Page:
The definitive Singapore Street Food guide for travellers

When most travellers think about Singapore, the usual things that come to mind are the city-state’s high-end retail stores, stunning skyline, and mythical Merlion statue. Although these things do give people a good idea of what they can expect when they visit the island, they aren’t enough to capture Singapore’s true essence.

This small country in Southeast Asia boasts a rich and diverse culture that can be explored through different off-the-beaten-track means. One of the best ways to experience this is by savouring the flavours of Singapore’s cuisine, which has been influenced by the city’s Chinese, Malaysian, Indian, and Peranakan roots.

Singapore’s food scene is vibrant, and its options range from traditional favourites to reinvented classics. However, if you want to know the local’s go-to places, then your culinary adventure should focus on the city-state’s street food. The city’s street food has tons of variety, catering to the dietary needs of every foodie. Plus, they’re delicious and affordable, which means you can satisfy your hunger while staying within your budget. The challenge is figuring out what to eat and where to find them.

singapore street food

Fortunately, if you visit the city-state regularly and subscribe to the cheapest data plan Singapore has to offer, you can access the internet anytime, anywhere, and not have any problem searching for the best places to have a plate (or bowl) of Singapore street foods. Here is a short list of just some of the most popular street cuisine you have to sample while visiting the country.

Kaya Toast

Kaya toast is a classic Singaporean breakfast that’s often served with soft-boiled eggs and coffee or tea. It consists of toasted bread that’s been generously slathered with kaya, a sweet and creamy jam made from coconut milk, sugar, and eggs.

Goreng Pisang

Also known as banana fritters, goreng pisang is a deep-fried treat that showcases the irresistible combination of ripe bananas coated in a crispy batter. This sweet and crispy delight offers a quick pick-me-up and a taste of nostalgia for the locals.

Orh Luak (Oyster Omelette)

Orh luak is a savoury delight made from a mixture of eggs, starch, and fresh oysters. This mixture is then deep fried until it becomes crispy and golden brown and the umami flavour of the oysters shines through. Add a few splashes of sambal—a red chilli paste—to give the dish a spicy kick.


Popiah is a fresh spring roll filled with a medley of julienned vegetables all wrapped in a soft crepe-like skin. The filling may also contain tofu, chopped peanuts, and protein like shrimp or pork. It is then dipped in a sweet hoisin sauce that adds a layer of savouriness to the dish. Popiah offers a healthy and flavourful alternative for those seeking a light and fresh street food option.



Laksa is a spicy noodle soup made of a creamy coconut base, rice noodles, and a symphony of spices. It is often topped with tofu puffs, prawns, and fishcakes, but chicken and eggs are also great options. Its explosion of flavours tantalises the taste buds while showcasing the rich culinary heritage of Singapore. Thus, it’s a popular street food for both locals and tourists alike.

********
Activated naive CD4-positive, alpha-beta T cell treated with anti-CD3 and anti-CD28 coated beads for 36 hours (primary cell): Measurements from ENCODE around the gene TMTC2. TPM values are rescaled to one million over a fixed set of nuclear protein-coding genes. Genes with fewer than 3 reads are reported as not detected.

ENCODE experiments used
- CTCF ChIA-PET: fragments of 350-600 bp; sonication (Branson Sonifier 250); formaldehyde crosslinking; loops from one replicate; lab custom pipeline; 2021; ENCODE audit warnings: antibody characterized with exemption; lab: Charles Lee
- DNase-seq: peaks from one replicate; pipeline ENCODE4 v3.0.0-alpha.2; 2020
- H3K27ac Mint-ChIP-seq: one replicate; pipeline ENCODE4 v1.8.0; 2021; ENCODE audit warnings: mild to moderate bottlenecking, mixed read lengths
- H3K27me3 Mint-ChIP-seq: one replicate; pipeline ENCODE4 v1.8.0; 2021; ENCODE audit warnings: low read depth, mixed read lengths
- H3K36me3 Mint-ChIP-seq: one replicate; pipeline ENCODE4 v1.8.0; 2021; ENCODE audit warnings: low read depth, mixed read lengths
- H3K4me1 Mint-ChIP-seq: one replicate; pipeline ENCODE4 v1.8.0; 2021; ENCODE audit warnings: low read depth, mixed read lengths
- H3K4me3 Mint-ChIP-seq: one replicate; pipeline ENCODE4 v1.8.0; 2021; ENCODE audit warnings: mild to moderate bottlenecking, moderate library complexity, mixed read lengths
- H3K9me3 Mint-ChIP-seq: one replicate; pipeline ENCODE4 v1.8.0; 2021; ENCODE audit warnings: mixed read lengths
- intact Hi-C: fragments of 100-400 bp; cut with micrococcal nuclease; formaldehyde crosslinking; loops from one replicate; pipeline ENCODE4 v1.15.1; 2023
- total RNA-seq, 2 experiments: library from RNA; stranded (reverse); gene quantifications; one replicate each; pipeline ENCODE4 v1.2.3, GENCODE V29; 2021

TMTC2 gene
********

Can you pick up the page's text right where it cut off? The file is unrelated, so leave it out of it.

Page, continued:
Bak Chor Mee

Bak chor mee is a noodle dish featuring minced pork, mushrooms, and noodles. It’s often served in a savoury and tangy vinegar-based sauce, which gives the dish its unique blend of flavours and keeps locals coming back for more.

Wanton Mee

Wanton mee is a straightforward dish featuring egg noodles served with wantons (dumplings) and a rich broth or sauce. It’s a simple yet satisfying dish that offers comfort and familiarity to many Singaporeans.

Char Kway Teow

Char kway teow is a stir-fried noodle dish made with flat rice noodles, prawns, Chinese sausage, eggs, and bean sprouts. It’s cooked in a flavourful soy sauce, which is then enhanced by the wok hei flavour that’s developed in the cooking process.

Nasi Lemak

Nasi lemak is a fragrant coconut milk rice dish that’s served with condiments like sambal, fried crispy anchovies, peanuts, and hard-boiled or fried eggs. The aromatic rice and rich condiments make it a beloved dish that best represents Singapore’s Malay heritage.

Chwee Kueh

Chwee kueh is steamed rice cake topped with a mixture of diced preserved radish and soy sauce.

Its unique steamed texture and savoury flavour profile give it a comforting and distinctive taste.

Bak Kut Teh

Bak kut teh is a pork rib soup simmered with various herbs and spices. It’s known for its aromatic and herbal flavours that warm both the heart and stomach.


chicken satay

Satay consists of skewered and grilled meat, often chicken, beef, or mutton. It’s usually served with a delectable peanut sauce, but some food stalls also offer sweet soy, savoury, and spicy sauces that go great with the skewered meat.

Not a lot of travellers think about going on a gastronomic journey when they visit Singapore. But if you happen to be in the city-state, then this list of culinary delights is a sign telling you to take the chance. Exploring Singapore’s street food scene is a fun way to not only taste the flavours of the island but also experience its culture with every bite.

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